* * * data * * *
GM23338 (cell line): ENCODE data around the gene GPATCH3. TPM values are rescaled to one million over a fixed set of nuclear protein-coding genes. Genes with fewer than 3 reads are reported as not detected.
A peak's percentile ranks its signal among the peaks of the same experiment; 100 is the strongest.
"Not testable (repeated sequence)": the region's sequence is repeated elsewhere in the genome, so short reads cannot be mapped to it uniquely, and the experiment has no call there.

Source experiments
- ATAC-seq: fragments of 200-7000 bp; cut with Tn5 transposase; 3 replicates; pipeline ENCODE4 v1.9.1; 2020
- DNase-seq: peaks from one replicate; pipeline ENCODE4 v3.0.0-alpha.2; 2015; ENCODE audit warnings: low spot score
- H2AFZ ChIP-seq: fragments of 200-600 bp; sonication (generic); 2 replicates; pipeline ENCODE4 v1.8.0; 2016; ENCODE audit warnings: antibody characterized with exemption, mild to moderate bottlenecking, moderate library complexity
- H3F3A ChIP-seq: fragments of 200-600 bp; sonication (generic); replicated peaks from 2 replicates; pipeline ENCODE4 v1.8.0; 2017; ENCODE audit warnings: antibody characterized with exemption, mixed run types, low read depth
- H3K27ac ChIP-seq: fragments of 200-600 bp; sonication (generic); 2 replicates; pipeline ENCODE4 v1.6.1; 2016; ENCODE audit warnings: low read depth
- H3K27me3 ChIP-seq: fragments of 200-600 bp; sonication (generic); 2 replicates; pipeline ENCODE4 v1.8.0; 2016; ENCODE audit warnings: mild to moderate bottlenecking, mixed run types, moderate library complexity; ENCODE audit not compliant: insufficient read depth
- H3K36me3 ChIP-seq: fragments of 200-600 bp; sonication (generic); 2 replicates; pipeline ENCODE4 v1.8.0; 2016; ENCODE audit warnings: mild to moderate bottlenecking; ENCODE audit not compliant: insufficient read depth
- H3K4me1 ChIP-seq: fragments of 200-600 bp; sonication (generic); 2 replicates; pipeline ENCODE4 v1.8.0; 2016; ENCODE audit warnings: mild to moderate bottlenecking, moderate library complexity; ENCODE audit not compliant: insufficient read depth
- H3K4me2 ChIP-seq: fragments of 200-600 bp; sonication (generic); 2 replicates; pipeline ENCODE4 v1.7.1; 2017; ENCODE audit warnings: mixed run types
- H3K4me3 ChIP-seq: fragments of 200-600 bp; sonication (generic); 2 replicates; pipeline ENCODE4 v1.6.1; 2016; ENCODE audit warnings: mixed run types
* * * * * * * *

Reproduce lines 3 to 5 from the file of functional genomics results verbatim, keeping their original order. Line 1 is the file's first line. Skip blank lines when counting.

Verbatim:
"Not testable (repeated sequence)": the region's sequence is repeated elsewhere in the genome, so short reads cannot be mapped to it uniquely, and the experiment has no call there.

Source experiments
- ATAC-seq: fragments of 200-7000 bp; cut with Tn5 transposase; 3 replicates; pipeline ENCODE4 v1.9.1; 2020